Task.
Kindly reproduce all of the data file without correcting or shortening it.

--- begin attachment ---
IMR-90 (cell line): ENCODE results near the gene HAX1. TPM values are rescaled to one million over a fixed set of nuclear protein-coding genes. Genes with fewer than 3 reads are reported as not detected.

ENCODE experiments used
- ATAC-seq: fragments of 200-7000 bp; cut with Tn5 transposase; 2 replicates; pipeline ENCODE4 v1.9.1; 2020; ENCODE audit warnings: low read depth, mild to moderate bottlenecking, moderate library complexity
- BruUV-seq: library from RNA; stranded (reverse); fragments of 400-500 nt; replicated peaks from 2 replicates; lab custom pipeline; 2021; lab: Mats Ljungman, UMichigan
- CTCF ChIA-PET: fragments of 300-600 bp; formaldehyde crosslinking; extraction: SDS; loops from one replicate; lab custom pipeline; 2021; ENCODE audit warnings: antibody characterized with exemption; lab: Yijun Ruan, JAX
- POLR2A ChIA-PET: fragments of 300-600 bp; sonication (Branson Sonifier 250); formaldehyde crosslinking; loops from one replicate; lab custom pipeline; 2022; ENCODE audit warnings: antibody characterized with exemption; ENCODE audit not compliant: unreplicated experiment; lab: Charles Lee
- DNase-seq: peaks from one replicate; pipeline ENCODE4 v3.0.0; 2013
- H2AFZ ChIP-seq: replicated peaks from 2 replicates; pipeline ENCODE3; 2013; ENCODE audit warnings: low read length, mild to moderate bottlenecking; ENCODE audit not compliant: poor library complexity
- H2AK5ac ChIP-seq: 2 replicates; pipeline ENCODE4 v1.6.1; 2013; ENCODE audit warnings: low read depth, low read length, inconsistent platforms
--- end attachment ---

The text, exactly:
IMR-90 (cell line): ENCODE results near the gene HAX1. TPM values are rescaled to one million over a fixed set of nuclear protein-coding genes. Genes with fewer than 3 reads are reported as not detected.

ENCODE experiments used
- ATAC-seq: fragments of 200-7000 bp; cut with Tn5 transposase; 2 replicates; pipeline ENCODE4 v1.9.1; 2020; ENCODE audit warnings: low read depth, mild to moderate bottlenecking, moderate library complexity
- BruUV-seq: library from RNA; stranded (reverse); fragments of 400-500 nt; replicated peaks from 2 replicates; lab custom pipeline; 2021; lab: Mats Ljungman, UMichigan
- CTCF ChIA-PET: fragments of 300-600 bp; formaldehyde crosslinking; extraction: SDS; loops from one replicate; lab custom pipeline; 2021; ENCODE audit warnings: antibody characterized with exemption; lab: Yijun Ruan, JAX
- POLR2A ChIA-PET: fragments of 300-600 bp; sonication (Branson Sonifier 250); formaldehyde crosslinking; loops from one replicate; lab custom pipeline; 2022; ENCODE audit warnings: antibody characterized with exemption; ENCODE audit not compliant: unreplicated experiment; lab: Charles Lee
- DNase-seq: peaks from one replicate; pipeline ENCODE4 v3.0.0; 2013
- H2AFZ ChIP-seq: replicated peaks from 2 replicates; pipeline ENCODE3; 2013; ENCODE audit warnings: low read length, mild to moderate bottlenecking; ENCODE audit not compliant: poor library complexity
- H2AK5ac ChIP-seq: 2 replicates; pipeline ENCODE4 v1.6.1; 2013; ENCODE audit warnings: low read depth, low read length, inconsistent platforms